When most of us hear the word “design” we typically associate it with aesthetically pleasing imagery, creativity, and subjectivity/taste. While design can certainly make use of those things, it is also responsible for much more.
Airports, for example, are functionally designed to communicate crucial information quickly and constantly, and keep you aware of your location at all times. If you’ve ever been lost in one, you probably wouldn’t say it was a pleasant experience. Maybe the signs were confusing, and you went the wrong way a few times only to find yourself late. If I asked you to rate and comment on your experience and you said “terrible,” imagine if my response was, “I don’t understand… did you not see how clean the floors were? What about the trendy new sinks in the restroom? would you prefer different artwork in the hallways?” You might respond with, “what?! Those things don’t help me get where I need to go!” Well, we would call that the outcome of a poor user experience.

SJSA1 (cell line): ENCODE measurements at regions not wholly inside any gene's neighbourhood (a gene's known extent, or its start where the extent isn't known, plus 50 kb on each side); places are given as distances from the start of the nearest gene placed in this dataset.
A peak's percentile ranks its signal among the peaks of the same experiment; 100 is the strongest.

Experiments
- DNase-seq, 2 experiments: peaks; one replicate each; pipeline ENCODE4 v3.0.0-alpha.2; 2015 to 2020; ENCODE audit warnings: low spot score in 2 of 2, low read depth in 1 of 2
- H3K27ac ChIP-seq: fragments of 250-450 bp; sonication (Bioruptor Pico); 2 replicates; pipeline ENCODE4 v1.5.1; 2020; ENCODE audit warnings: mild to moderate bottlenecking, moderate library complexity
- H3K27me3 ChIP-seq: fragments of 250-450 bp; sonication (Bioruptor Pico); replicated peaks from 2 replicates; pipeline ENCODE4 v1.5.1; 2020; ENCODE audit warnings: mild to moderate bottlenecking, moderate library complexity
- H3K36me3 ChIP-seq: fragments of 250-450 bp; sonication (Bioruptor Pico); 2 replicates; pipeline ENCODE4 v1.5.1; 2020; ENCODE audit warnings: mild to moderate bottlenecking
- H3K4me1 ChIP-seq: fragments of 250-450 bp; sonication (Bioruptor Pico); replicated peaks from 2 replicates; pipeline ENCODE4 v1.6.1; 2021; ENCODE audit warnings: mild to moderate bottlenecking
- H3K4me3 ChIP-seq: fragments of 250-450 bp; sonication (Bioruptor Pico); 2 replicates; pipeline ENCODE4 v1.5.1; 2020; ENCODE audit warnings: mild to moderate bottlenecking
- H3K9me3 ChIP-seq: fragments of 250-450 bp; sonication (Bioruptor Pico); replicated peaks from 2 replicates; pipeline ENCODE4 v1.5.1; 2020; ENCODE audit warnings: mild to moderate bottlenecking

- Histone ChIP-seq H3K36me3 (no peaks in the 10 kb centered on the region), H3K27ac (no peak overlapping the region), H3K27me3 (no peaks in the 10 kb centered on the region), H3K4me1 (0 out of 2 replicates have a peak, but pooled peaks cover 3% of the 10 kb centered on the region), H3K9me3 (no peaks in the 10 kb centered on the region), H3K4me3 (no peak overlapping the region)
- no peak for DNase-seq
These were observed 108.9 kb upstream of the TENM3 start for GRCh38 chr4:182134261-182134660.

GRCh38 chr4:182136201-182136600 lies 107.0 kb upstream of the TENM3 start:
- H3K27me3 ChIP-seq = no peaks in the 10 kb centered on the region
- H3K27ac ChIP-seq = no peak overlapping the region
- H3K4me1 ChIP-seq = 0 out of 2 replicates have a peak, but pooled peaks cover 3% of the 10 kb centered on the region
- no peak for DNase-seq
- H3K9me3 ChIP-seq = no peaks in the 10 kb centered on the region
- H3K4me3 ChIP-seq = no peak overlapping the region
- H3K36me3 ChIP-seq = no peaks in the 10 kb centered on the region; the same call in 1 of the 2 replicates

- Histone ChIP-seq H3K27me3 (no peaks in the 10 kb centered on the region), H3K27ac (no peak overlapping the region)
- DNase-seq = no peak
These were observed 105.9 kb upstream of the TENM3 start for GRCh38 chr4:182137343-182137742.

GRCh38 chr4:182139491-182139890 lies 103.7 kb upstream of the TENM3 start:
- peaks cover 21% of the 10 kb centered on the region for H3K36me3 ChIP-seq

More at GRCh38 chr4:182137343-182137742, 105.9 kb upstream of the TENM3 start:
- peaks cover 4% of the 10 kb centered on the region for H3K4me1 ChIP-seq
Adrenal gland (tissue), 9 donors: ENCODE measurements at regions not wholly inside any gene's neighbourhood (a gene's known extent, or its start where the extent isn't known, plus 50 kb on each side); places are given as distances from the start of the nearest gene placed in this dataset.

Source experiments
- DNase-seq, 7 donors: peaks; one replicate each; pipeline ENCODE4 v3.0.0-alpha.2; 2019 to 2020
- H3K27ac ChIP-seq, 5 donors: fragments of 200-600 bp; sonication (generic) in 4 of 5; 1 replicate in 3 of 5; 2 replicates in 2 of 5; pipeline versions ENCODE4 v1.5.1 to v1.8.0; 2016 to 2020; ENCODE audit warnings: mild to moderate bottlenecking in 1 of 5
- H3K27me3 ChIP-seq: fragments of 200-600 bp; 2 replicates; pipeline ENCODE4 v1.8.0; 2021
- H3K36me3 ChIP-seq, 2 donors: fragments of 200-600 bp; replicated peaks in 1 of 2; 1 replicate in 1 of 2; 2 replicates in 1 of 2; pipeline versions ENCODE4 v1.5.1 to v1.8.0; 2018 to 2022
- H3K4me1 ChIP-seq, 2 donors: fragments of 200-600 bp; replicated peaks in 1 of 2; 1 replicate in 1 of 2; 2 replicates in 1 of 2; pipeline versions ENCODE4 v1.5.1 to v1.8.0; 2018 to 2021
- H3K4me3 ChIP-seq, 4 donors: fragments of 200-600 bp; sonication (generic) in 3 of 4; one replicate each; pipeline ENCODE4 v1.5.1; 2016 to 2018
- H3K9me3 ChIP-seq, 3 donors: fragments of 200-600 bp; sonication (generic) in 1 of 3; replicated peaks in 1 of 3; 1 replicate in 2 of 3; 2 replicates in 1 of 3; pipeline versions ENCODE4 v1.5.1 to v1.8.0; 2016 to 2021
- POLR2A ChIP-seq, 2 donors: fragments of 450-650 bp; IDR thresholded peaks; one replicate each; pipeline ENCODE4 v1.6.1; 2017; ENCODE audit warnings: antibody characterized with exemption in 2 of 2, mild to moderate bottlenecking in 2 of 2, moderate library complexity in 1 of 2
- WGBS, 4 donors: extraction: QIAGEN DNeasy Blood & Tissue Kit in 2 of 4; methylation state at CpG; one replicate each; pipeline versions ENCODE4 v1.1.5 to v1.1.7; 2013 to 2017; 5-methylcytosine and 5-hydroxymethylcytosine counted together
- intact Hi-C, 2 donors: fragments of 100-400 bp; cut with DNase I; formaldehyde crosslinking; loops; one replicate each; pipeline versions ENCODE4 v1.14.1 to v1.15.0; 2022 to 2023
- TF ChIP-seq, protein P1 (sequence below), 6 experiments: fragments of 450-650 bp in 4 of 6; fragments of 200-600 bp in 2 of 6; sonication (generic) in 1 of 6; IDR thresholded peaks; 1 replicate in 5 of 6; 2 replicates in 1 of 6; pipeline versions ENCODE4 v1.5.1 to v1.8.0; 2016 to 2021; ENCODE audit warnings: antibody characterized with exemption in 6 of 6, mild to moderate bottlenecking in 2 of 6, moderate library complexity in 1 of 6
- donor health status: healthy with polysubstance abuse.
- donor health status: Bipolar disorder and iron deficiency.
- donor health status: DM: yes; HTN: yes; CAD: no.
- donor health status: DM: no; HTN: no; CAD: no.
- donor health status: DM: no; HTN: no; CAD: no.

We all know aesthetics can’t compensate for difficult operation. Unlike airports, your competitors are a finger tap away from each other and easy to jump between. Now more than ever, you need beauty, brains, and braun. Fortunately, you can have help (us!) to figure it out for you. Once you have a reputation for good experiences, there is little that can stop you.